How the demand for personalisation is changing manufacturers' business models

By Niamh Michail

- Last updated on GMT

© GettyImages/Merlas
© GettyImages/Merlas
As consumers increasingly want personal experiences and craft products, food and drink manufacturers are expanding their business models with pop-up stores, cafes and joint food service ventures, says Euromonitor.

“As post-global financial crisis consumers become more judicious about when and where they indulge in less healthy activities, indulgent items are forced to become more interesting, tied to craft or novelty," ​said head of packaged food research at market research company Euromonitor International Pinar Hosafci.

This is in part due to the fall in “everyday indulgences​” such as carbonated soft drinks, chocolate or cigarettes, Hosafci said.

The demand for complexity, craft and novelty is growing everywhere, and consumers are willing to pay a premium for high quality “enhanced functionality​”  or a personalised variant of their favourite food items.

Alternative business models

“With that, we see a surge in alternate business models, in particular subscription models and meal kits, which provide tailored and personalised solutions for consumers who want to indulge and experience without the hassle of going through the shop.

"In many cases, such customised forms of delivery also help consumers to avoid intolerances and allergies associated with consumption of specific ingredients.”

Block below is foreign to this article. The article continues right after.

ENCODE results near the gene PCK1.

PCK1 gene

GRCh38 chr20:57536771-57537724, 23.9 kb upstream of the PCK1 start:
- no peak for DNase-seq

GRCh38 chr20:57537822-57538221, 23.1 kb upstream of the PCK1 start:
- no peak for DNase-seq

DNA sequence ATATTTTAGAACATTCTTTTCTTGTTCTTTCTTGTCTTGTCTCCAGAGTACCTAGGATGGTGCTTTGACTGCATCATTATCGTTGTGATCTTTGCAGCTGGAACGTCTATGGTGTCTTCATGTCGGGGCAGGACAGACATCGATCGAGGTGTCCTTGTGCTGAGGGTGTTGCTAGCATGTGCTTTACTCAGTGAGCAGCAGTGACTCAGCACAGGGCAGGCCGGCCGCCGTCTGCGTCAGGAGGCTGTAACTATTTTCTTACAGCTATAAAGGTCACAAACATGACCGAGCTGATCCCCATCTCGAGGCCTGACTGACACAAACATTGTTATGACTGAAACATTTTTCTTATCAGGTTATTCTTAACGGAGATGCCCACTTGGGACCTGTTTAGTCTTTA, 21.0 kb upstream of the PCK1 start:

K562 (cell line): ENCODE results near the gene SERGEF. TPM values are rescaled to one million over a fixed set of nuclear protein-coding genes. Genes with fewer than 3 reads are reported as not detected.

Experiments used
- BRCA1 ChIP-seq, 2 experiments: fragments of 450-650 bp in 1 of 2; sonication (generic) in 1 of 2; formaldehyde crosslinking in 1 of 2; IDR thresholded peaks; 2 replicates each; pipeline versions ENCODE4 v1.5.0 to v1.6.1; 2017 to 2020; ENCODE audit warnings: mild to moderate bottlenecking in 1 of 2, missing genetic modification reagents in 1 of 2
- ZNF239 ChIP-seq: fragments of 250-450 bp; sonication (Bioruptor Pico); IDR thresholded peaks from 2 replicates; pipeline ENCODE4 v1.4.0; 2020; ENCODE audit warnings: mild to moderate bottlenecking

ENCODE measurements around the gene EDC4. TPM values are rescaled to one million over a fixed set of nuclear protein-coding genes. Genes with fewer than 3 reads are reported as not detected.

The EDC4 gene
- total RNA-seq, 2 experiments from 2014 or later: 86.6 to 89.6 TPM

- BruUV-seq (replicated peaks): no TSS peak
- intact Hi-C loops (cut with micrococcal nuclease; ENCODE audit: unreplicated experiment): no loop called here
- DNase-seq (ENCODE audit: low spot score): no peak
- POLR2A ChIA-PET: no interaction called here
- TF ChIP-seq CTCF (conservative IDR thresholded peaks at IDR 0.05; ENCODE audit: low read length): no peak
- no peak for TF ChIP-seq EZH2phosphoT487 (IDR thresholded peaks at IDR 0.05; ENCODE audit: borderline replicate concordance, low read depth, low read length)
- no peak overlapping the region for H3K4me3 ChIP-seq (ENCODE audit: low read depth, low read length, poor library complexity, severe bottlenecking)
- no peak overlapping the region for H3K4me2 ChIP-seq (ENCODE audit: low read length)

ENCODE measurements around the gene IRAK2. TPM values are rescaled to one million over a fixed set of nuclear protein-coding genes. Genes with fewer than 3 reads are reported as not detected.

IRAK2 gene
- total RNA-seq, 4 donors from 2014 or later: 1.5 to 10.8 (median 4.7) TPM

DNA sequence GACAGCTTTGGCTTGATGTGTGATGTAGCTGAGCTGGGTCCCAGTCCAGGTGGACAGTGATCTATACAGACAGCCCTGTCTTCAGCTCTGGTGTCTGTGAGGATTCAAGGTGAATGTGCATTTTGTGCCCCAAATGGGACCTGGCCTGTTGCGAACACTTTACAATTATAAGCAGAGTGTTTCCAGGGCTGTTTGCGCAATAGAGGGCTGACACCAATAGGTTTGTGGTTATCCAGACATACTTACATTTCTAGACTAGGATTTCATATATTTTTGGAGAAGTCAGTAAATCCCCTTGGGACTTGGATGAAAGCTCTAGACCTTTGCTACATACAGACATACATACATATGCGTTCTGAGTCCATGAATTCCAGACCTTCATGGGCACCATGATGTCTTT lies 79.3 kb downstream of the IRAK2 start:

Chocolate manufacturer Lindt has significantly bolstered its store portfolio over the past five years. Its stores now account for 10% of its revenue and it has set itself the aim of becoming the world’s largest premium chocolate retailer by 2020.

Food service

The explosion of food sold through food service and branded stores, which is outpacing growth in mass channels, is also making manufacturers take note.

According to Hosafci, this is because consumers’ emphasis is shifting from possession to experience.

The seeking experience trend is manifesting itself in various forms in the food industry, including the value placed on the dine-in experience, increased demand for global cuisines and unique shopping spaces, authentic recipe-based cooking and sharing packs,” ​she said.

Greek yoghurt start-up-turned-giant Chobani first opened a yoghurt bar in New York back in 2012 and has followed up with a second café in Target stores. The café sells sandwiches, soups and desserts made with natural ingredients. “It is a test kitchen for Chobani while representing an innovation destination for consumers,” ​Hosafci told FoodNavigator.

Meanwhile, Danish dairy manufacturer Arla, which has been supplying McDonald’s with organic milk since 2007 for use in its drinks, expanded its partnership in August 2017 and launched a line of co-branded milk bottles as part of McDonald’s Happy Meals menu.

Unilever, Nestlé and Ferrero also have cafés and pop-up stores where visitors can design their own food, which helps build brand loyalty through experience.

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